Bike and Ped Group Holds Final Meetings


Free Wheelin’

The Town of Fort Myers Beach hosted roughly 25 people at its final public input session for its first-ever Bicycle & Pedestrian Master Plan in Town Hall on Wednesday evening, April 26; earlier in the day the Town’s Bicycle & Pedestrian Project Advisory Committee reviewed the plan and progress to date.

“There are lots of good reasons to do this,” explained Ned Baier, project manager of The Jacobs Engineering Group that the Lee County Metropolitan Planning Organization (MPO) hired to oversee the process. “Once Council adopts the plan, you will have a vision for the Town you can implement for years. These things won’t happen immediately, but you have a guide to determine priorities, including funding costs and existing conditions. We hope to make the final presentation to Town Council in June.”

His team took the reFRESH Estero Boulevard projects into consideration, “so we have a better understanding of what you contend with every day. This helped us to emphasize beach access points, the Beach Elementary School, Matanzas Pass Preserve, Town Hall and the Public Library as points to which people want to walk or bicycle. The Project Advisory Committee conducted three meetings to develop these key points.”

High priority items include interpretive signage, a bicycle and pedestrian safety education campaign, and walking programs for seniors and nature events. Primary concerns include improving the safety of pedestrian crosswalks and bike lanes, while neighborhood sidewalks scored low.

“Fort Myers Beach is already a walking community,” explained Brad Davis, Baier’s colleague. “Your 2015 fulltime population was just under 7,000, with seniors between 65 and 84 totaling 42%. Metrics show that 7% are already walkers, with another 4% regular bikers, for 11%. Compare that to Cape Coral where walkers and bicyclists combine for less than 1% and you see how walking and biking are already integral parts of the beach community. Throw in that the Fort Myers/Cape Coral area, that includes Fort Myers Beach, is the most dangerous place to walk or bike in the nation, and you can see the importance and relevance of creating this plan.”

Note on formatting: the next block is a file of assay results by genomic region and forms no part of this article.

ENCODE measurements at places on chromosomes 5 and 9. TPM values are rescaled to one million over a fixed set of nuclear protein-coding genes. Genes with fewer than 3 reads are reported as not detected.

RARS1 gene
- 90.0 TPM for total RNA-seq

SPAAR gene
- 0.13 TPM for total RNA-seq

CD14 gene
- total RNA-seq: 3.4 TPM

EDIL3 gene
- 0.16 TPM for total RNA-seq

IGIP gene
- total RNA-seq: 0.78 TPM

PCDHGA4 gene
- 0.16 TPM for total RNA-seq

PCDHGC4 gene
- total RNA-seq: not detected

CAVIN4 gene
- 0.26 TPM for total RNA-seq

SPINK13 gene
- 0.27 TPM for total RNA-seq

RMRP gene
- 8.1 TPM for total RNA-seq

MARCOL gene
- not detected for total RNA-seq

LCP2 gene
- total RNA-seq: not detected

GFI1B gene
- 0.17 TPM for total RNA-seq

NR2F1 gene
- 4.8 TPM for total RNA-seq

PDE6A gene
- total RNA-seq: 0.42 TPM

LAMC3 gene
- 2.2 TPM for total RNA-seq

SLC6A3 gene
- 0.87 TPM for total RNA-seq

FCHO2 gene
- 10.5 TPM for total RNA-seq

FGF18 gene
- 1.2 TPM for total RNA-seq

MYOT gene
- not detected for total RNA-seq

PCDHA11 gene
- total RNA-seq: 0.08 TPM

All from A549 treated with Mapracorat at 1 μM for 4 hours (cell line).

The Cultural Loop

Town Bicycle and Pedestrian Master Plan., fort myers beach
The tentative Town Bicycle & Pedestrian Master Plan.

Davis explained two possible options to expand the beach network: “The State of Florida is implementing its SUNTrail program that goes from the east to the west coast, including a segment from St. Petersburg to Naples, and Lee County is examining a connector that runs through Fort Myers Beach. Locally, your Comp Plan recommends a Hidden Pathway System that meanders through neighborhoods across the entire island, including an intriguing segment that would link the Mound House to the Library and School and the Bay Oaks Recreation Center that we call The Cultural Loop. Artwork is very important to Fort Myers Beach, so there is a real opportunity to incorporate that here, to make it fun and inviting and unique.”

A Beach Elementary School teacher liked The Cultural Loop. “We teach the 3rd through 5th graders bicycle safety, but there is no safe way for them to get to us, so it would be nice if there was a school connection. This is great and I hope kid-friendly.”

Davis stressed way-finding signs: “for instance, Times Square is a five-minute bike ride in that direction, really helps with tourism. You brand The Cultural Loop, to get people to where you want them to go.” They recommend mini-roundabouts at the Town’s busiest intersections, to slow vehicles and make families feel safe, with less stress. Shade, bike parking and enhanced lighting will all encourage more people to walk or bike.

A major audience concern was that bicyclists and walkers share the 9-foot sidewalk from the Matanzas Pass Bridge to Lovers Lane, with Davis advocating a shared-use logo that recommends bicyclists remain near the curb, with walkers on the outside. Those in the crowd encouraged bicyclists to sound off using horns and bells to safely alert others of their presence. “This can be essential to the safety campaign,” said Davis. “Businesses can encourage this by giving away those items.”

“There are all kinds of ideas on how to improve pedestrian and bicycle safety,” concluded Baier, “but education is still the best. As vehicle numbers and speeds increase, an excellent campaign keeps you safe while maintaining the character of the beach. The Lee County Tourist Development Council offers financial assistance to conduct this kind of public educational program, with the cycle beginning in December.” He said the bicycle and pedestrian report would be on the Town and MPO websites for public review and comments before going to Council.

When asked how soon before the Town will realize any of these improvements, Baier stated that “after Council approval, probably about two years, though we can do the safety and education pretty quick, then continue to do things incrementally.”


Gary Mooney